When I looked at the agenda for Monday afternoon’s meeting, I didn’t realize there would be news of a Grand, Sweeping Solution … but of course there was. It seems that Great Powers Indeed are concerned about “the quality of instruction” in Schools In General; Some Power Or Other had decided that the solution (a solution?) would be “better lesson plans” from teachers. There’s not a new mandated form, but there’s an 11-point rubric which, Those Powers are sure, will help Local Powers at each school “do a better job” of evaluating teachers’ plans and, in turn, help teachers write better plans. The tacit assumption is that plans themselves are key to instruction, and that instruction is the direct cause of learning, or test scores, or something.
Ms. X was bitterly compliant. “What you need to do,” she said in a small-group discussion, “is to get a good form, and then you just change the date each year.” Ms. X was fond of the Very Old Form, which has been around for several years and “lets you put everything on one page for the whole week.” Another Ms. X, who’s been teaching for a Very Long Time, was near tears; she’d told me, earlier in the day, that she’d spent six weekend hours “making her plans perfect,” but she doesn’t think she’s unusually slow at the process. Someone Else and Another Person were angry because “they’re my lesson plans, so I should get to write them the way that makes sense to me.”
And all of us, like those Great Powers Indeed, kept falling right into the factory-mindset trap, that assumption that plans cause instruction which causes learning or at least test scores. We all confused the means with the goal, the process with the purpose, the plan with the actions. So we try to make the plans perfect, rather than using the plans as tools to make the learning excellent.
That’s what Grand, Sweeping Plans encourage anyone to do … and that’s why Grand, Sweeping Plans – and the Grand, Sweeping Statements people like to make about them – usually don’t work out. Knowing what will be looked for on the 11-point rubric, I can certainly include those elements in the plan … and if you were a struggling, new teacher, or even a teacher struggling to move from Dispenser of Knowledge to Guide of Learning, some of the 11 items might help you on your journey. If, that is, you really bought into the process. If you took the time to think things through. And if your Local Power, who might have 30 or 40 other sets of plans to read and rate each Monday morning, had the time and energy to respond in detail to areas where you appeared to be consistently struggling.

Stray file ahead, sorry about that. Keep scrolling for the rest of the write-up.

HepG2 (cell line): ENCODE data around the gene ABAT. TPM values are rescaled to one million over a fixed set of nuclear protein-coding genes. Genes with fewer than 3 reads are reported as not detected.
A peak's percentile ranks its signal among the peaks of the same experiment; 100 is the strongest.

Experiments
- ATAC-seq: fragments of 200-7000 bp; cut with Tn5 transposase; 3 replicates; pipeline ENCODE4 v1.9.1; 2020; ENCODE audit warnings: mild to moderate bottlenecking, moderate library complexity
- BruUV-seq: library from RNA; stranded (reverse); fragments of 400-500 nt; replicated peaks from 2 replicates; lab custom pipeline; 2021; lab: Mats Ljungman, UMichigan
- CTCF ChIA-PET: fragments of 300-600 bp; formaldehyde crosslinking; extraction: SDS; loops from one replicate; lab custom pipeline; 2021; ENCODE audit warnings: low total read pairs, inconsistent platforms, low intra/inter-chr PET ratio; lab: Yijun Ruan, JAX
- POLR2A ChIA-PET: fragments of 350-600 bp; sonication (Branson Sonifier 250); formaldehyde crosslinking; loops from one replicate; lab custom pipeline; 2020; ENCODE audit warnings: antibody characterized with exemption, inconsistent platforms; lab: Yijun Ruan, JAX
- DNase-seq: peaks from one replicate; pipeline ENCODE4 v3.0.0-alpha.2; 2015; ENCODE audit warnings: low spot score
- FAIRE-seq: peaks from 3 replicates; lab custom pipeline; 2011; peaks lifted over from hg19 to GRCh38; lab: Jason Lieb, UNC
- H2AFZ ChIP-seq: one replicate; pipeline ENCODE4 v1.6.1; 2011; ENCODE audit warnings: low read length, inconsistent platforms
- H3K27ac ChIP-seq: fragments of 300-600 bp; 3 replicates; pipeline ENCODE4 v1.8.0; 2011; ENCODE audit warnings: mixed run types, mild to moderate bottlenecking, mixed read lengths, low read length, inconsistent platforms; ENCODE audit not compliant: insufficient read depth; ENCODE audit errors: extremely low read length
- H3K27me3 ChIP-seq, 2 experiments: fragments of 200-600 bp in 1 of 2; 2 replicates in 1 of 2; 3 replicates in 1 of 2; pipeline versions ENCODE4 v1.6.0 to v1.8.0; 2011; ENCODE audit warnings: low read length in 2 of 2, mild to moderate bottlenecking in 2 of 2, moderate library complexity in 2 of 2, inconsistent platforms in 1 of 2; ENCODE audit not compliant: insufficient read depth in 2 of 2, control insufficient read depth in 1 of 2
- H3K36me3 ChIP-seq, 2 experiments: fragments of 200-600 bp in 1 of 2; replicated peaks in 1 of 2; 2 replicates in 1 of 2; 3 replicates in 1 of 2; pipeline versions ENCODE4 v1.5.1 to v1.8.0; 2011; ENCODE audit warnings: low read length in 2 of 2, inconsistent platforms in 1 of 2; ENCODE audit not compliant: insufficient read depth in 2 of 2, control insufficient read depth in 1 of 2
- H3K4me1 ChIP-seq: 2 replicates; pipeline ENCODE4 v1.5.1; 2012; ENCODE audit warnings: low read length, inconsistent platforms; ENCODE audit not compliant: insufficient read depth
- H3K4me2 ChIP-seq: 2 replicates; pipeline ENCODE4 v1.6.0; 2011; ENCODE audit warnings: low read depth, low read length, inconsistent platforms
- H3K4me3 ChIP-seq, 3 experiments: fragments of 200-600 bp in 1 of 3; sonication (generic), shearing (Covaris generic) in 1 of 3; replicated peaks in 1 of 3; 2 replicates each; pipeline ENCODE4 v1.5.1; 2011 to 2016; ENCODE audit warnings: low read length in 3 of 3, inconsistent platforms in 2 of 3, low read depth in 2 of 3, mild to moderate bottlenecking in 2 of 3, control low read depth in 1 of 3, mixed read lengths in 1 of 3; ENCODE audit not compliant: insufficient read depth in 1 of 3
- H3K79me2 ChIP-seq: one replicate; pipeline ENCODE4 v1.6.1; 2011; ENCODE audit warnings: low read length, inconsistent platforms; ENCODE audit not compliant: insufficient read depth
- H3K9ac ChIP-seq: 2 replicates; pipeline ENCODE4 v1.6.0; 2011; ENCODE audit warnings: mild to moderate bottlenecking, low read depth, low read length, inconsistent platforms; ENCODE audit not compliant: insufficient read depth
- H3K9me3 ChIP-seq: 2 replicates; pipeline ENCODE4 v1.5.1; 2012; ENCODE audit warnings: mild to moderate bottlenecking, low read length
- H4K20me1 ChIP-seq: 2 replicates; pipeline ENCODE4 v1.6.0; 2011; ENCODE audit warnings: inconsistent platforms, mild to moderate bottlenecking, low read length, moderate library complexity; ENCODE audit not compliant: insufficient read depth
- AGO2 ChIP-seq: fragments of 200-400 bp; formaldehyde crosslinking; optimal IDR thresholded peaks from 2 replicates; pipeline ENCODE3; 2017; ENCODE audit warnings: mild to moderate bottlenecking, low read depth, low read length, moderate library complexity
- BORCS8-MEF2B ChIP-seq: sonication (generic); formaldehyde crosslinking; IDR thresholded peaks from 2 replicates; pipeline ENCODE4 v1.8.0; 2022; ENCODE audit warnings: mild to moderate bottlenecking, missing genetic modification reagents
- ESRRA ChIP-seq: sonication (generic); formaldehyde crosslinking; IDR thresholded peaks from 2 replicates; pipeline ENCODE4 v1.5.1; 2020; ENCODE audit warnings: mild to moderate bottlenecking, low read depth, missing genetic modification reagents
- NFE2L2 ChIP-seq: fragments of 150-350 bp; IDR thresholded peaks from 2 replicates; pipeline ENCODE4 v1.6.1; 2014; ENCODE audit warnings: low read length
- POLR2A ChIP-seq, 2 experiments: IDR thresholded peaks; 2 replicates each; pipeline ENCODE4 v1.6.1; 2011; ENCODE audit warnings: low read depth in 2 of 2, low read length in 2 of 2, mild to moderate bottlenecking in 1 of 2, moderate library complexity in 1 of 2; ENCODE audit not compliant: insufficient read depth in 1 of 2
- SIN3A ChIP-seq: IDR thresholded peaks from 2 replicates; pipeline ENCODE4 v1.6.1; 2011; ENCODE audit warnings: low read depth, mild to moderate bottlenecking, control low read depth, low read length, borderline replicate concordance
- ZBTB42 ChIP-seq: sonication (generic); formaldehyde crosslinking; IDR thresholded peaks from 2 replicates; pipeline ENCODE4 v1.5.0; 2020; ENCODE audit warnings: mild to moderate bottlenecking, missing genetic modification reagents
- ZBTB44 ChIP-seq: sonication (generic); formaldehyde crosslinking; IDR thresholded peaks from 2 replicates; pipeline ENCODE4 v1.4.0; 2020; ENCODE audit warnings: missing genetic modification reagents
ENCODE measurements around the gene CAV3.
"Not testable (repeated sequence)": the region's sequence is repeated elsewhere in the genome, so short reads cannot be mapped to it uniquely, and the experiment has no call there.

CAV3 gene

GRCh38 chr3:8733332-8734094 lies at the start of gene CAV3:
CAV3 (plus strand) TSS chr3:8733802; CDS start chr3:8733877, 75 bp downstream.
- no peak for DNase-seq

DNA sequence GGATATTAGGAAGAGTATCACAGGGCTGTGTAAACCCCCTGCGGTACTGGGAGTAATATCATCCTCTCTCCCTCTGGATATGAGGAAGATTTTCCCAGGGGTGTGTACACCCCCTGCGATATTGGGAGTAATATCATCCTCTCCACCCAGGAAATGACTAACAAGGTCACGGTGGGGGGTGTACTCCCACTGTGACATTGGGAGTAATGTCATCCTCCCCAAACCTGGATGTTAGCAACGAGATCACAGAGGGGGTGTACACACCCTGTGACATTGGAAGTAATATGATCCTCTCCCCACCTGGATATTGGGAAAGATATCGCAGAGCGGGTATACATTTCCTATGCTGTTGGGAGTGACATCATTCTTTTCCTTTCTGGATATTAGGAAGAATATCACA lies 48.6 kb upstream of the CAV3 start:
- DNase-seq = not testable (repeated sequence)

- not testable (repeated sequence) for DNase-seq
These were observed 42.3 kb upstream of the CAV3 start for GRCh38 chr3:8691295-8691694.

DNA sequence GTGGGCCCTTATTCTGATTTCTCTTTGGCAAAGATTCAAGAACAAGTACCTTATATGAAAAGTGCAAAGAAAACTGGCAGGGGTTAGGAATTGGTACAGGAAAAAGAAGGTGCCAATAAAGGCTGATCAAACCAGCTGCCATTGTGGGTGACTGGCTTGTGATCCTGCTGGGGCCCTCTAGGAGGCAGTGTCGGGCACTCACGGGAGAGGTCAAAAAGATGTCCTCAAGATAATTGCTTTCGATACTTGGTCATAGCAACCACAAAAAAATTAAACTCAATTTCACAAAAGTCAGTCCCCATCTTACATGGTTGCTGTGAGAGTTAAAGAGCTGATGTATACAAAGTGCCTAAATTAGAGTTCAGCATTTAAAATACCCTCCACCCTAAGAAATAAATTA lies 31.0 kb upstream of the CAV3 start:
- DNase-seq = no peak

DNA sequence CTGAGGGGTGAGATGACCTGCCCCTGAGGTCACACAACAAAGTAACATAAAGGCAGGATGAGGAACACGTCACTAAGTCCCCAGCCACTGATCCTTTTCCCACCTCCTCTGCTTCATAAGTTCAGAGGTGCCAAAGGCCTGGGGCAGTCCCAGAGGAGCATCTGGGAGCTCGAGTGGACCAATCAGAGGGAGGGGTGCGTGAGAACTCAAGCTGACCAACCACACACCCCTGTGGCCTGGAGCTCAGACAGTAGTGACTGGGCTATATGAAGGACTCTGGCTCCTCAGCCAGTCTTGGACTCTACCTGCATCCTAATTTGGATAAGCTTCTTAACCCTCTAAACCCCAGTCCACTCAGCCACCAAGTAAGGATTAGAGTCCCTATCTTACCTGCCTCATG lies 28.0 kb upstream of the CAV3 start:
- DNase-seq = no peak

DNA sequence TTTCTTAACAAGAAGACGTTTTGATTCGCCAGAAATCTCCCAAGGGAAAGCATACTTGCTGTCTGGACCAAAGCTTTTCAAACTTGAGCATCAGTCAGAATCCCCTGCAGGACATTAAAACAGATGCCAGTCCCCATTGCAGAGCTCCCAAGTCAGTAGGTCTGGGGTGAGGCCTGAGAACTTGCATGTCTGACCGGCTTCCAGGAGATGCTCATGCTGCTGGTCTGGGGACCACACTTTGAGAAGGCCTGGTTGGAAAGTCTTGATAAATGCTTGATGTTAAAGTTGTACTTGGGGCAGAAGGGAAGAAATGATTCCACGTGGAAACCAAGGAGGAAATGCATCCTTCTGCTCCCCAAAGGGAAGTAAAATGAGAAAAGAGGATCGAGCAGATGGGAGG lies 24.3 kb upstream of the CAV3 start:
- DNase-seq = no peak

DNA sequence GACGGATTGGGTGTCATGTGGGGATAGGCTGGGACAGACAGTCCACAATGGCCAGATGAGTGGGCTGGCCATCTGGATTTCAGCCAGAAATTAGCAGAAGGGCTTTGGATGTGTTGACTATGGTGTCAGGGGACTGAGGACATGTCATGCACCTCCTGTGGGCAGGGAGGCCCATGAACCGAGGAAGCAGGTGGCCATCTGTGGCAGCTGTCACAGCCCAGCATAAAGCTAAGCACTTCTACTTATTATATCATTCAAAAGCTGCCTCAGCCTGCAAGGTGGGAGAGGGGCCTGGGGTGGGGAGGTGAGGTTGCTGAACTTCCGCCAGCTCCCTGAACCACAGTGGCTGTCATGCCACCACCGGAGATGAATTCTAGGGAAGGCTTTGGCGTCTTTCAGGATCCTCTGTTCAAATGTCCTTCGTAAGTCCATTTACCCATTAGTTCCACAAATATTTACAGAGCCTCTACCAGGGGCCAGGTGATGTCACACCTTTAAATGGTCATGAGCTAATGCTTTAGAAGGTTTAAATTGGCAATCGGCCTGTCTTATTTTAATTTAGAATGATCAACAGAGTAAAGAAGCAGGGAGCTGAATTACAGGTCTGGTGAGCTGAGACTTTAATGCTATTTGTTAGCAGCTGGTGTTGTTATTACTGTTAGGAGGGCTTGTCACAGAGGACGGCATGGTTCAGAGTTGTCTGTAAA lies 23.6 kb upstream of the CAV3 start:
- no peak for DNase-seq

But without the time and resources to implement Grand, Sweeping Plans, they quickly turn into what Ms. X cynically calls “the flavor of the day.” And Ms. X knows exactly what to do about that: “just close my door,” she says, “and let me teach, because This Too Shall Pass.” I can only imagine what I’d do if I were a Local Power faced with 40 sets of lesson plans, 40 copies of an 11-point rubric, and 40 other items on my Monday morning to-do list!
But before the cynicism comes the bitter complaining, and that made the meeting longer than I’d expected. A teacher-friend from Somewhere Else had tried to call me, and when I called her back and told her about the Grand, Sweeping Plan, I got a series of Grand, Sweeping Statements like “you should have resigned immediately” and “how can you let people treat you that way?” That’s not really what I wanted to hear; I really just wanted to say “this happened today, which is why I missed your call; how was your day?” But maybe I needed to hear those Grand, Sweeping Statements.
I definitely needed to think about Grand, Sweeping Plans and the ways that Powers impose and implement them. There’s a not-so-hidden side of my personality that loves Grand, Sweeping Plans, and if I’m not careful, I can impose and implement them on others just as the Great Powers Indeed tried to do: I can make an announcement – or a pronouncement – without thinking about the effects on students, colleagues, or friends. In the name of helping, I can easily rush in to do things for, not with those I intend to help … and we all know what happens then. Cordial smiles and resentful whispers at best; angry resistance at worst. A cycle of pain and punishment, yelling and labeling, anger and bitterness. And, of course, no real solution to the underlying problem the Grand, Sweeping Plan was designed to solve.
When you’re building a joyful learning community, you have to be really careful of Grand, Sweeping Plans, pet programs, “perfect” projects, and Easy Solutions. Sometimes they really can help, and sometimes they’re even necessary. But a Grand, Sweeping Plan that comes down from On High is antithetical to the spirit of joyful community. As much as I didn’t want a reminder of that, it seems I needed one yesterday. Remembering, all too clearly, what it feels like to receive such statements, I can avoid giving them when students struggle with – or not-so-cleverly try to avoid – their Major Assessment products today. I can focus on building the community, on building meaningful things together, instead of making criticisms or pronouncements.
And when you do that, excellent but imperfect things can grow from painful, bitter seeds.
I wonder what we’ll be able to grow and build together today!